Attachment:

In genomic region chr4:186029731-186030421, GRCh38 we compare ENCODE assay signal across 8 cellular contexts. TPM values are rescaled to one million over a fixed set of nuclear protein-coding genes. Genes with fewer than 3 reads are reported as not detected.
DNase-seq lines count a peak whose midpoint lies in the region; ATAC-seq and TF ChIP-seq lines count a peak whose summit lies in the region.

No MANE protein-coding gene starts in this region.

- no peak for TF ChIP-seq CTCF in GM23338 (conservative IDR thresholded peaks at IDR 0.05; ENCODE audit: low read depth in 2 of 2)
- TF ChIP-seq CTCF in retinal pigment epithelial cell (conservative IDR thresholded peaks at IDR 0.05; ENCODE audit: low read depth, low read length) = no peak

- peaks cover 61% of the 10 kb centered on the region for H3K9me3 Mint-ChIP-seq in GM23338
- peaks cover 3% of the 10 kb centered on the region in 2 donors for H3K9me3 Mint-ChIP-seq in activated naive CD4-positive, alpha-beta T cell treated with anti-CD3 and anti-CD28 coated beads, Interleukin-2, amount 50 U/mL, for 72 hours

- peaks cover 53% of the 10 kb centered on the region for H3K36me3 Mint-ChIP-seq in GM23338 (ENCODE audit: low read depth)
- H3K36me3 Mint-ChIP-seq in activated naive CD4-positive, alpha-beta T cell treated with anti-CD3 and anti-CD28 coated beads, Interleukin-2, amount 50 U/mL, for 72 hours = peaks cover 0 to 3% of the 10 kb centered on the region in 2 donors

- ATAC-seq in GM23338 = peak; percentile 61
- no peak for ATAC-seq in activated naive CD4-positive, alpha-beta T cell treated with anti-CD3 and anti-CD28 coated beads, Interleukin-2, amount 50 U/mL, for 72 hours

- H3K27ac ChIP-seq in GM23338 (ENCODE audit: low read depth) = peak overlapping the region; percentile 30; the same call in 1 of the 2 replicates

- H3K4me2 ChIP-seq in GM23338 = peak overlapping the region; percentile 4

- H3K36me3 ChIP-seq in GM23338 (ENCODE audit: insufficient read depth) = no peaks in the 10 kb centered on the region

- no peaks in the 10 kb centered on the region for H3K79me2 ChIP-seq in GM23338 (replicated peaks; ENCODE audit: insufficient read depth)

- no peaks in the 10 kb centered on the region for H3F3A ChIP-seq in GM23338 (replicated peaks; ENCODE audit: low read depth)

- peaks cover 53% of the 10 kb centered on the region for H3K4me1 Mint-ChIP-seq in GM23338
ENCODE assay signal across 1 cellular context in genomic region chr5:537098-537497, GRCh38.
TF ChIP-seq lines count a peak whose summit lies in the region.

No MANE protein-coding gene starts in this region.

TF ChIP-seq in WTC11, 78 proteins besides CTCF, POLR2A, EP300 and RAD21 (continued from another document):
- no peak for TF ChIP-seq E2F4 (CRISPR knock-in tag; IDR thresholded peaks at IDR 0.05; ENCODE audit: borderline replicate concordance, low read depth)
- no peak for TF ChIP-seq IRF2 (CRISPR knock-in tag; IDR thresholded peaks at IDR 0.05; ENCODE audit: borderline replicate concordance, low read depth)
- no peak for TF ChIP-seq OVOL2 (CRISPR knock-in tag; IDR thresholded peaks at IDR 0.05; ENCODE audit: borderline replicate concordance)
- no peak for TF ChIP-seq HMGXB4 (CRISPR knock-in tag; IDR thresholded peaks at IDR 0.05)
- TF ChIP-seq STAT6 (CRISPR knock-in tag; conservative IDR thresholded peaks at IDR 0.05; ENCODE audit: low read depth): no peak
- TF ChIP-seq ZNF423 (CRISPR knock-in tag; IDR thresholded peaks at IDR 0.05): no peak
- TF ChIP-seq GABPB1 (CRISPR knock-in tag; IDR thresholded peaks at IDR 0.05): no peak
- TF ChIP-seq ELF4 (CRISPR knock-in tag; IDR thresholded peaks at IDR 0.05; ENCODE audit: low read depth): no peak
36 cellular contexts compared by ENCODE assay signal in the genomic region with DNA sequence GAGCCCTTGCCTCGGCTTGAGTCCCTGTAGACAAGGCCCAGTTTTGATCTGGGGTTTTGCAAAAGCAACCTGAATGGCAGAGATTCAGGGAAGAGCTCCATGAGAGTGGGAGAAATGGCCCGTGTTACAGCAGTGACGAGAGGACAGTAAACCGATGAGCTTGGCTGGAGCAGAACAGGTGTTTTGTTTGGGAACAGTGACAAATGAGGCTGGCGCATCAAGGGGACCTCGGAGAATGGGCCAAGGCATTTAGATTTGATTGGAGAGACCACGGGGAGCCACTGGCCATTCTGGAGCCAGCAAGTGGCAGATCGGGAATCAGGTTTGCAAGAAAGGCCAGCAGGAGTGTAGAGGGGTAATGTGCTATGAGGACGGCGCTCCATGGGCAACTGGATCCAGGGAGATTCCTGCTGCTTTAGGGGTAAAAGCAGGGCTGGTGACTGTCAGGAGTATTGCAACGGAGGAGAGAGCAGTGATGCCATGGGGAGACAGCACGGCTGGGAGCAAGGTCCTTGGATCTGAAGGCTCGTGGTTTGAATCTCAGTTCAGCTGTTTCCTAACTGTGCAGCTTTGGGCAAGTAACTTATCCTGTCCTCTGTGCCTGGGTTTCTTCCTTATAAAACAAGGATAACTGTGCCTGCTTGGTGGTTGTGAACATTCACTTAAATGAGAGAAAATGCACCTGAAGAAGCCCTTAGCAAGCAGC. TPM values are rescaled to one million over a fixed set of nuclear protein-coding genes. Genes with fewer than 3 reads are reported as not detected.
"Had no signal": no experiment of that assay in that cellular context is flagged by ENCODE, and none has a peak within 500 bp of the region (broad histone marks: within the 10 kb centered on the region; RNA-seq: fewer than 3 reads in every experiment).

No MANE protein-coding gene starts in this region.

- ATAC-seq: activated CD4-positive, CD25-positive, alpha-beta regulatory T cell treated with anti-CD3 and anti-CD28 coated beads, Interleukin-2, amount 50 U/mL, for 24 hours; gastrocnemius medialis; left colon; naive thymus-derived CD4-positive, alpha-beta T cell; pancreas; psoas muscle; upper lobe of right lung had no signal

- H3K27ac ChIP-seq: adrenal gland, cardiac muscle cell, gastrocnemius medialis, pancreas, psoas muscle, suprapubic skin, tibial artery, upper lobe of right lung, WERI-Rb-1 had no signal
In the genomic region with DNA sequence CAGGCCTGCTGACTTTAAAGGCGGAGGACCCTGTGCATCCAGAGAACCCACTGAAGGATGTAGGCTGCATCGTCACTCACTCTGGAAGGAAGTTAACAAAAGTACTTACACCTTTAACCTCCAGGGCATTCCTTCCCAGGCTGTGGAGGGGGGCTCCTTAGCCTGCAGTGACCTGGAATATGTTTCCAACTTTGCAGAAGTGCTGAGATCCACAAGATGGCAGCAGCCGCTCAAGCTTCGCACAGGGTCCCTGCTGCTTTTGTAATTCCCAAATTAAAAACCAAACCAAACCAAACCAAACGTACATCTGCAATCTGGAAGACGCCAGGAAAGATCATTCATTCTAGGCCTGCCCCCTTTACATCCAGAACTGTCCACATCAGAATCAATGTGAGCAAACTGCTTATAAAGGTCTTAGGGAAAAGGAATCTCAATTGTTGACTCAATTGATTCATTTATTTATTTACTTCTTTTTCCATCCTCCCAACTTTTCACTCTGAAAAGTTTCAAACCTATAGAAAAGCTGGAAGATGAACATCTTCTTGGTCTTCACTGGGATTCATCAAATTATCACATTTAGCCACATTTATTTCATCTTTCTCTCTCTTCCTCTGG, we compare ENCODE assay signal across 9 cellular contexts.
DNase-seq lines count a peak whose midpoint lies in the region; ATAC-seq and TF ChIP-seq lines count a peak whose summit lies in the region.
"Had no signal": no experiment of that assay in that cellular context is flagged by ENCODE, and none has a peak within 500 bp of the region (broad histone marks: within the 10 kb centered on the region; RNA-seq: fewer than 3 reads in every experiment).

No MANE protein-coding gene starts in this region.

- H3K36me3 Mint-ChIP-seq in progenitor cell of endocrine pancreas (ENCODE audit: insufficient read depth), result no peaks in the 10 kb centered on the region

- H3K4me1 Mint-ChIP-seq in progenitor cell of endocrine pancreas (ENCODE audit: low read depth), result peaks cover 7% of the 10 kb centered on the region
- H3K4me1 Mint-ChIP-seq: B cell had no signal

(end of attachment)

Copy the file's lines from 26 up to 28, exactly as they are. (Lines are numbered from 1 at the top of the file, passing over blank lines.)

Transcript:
- TF ChIP-seq STAT6 (CRISPR knock-in tag; conservative IDR thresholded peaks at IDR 0.05; ENCODE audit: low read depth): no peak
- TF ChIP-seq ZNF423 (CRISPR knock-in tag; IDR thresholded peaks at IDR 0.05): no peak
- TF ChIP-seq GABPB1 (CRISPR knock-in tag; IDR thresholded peaks at IDR 0.05): no peak